This plugin is based upon the the code of “Syntax Highlighter”. But instead of forking the original VB code base the author decided to rewrite in C#. Its on you to download an installer or the plain DLL and save that in the plugin folder as described earlier. The second option was sufficient for me. After a restart of WLW a new plugin named “Syntax highlighter”. I don’t know what the official name is – “Code Highlighter” or “Syntax highlighter”. One term appears in the URL and the other one in the plugin themselves.

This file is from 06. DEC 2009.

Dialog

It is pretty much the same as its parent.

image3

Displaying in WLW

Also similar to the parent only other default values for the properties, which you can again modify in the sidebar.

image61

Displaying on blog

// A Hello World! program in C#.
using System;
namespace HelloWorld
{
    class Hello 
    {
        static void Main()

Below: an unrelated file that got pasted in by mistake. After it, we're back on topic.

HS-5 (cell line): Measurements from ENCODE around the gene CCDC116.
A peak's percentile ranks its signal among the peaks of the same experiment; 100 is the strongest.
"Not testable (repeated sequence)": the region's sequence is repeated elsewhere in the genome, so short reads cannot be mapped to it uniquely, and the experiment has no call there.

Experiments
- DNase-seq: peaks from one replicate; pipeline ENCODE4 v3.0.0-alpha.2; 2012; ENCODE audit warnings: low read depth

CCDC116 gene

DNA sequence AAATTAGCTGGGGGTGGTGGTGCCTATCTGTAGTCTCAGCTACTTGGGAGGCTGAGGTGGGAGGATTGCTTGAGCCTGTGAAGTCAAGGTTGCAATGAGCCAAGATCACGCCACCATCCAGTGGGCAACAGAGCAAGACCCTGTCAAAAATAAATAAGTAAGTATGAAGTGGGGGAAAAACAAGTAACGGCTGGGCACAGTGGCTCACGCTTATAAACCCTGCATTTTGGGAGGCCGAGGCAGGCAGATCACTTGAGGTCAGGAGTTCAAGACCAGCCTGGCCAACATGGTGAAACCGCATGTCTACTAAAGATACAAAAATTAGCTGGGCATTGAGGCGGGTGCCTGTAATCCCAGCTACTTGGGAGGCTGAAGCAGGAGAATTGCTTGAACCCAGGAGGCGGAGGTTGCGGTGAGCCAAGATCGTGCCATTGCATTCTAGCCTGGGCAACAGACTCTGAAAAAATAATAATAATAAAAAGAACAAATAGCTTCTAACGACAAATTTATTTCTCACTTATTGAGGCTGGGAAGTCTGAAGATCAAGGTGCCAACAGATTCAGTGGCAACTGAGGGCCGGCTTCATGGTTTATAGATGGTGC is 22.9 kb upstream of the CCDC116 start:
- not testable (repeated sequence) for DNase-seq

{
            Console.WriteLine("Hello World!");

            // Keep the console window open in debug mode.
            Console.WriteLine("Press any key to exit.");
            Console.ReadKey();
        }
    }
}

Code Formatter Plugin for WLW

This plugin you can find here http://code.google.com/p/codeformatterpluginforwindowslivewriter/. You can download an exe or msi, but because the exe calls the msi, you are fine with msi only.

Dialog

It comes with a confusing UI. But you can choose another rendering engine and also the type of insert (as text or png). My first try under Parallels’ coherence mode completely ruined the interface. I was not able to use it at all. This is a test which I also have to make later with the other ones.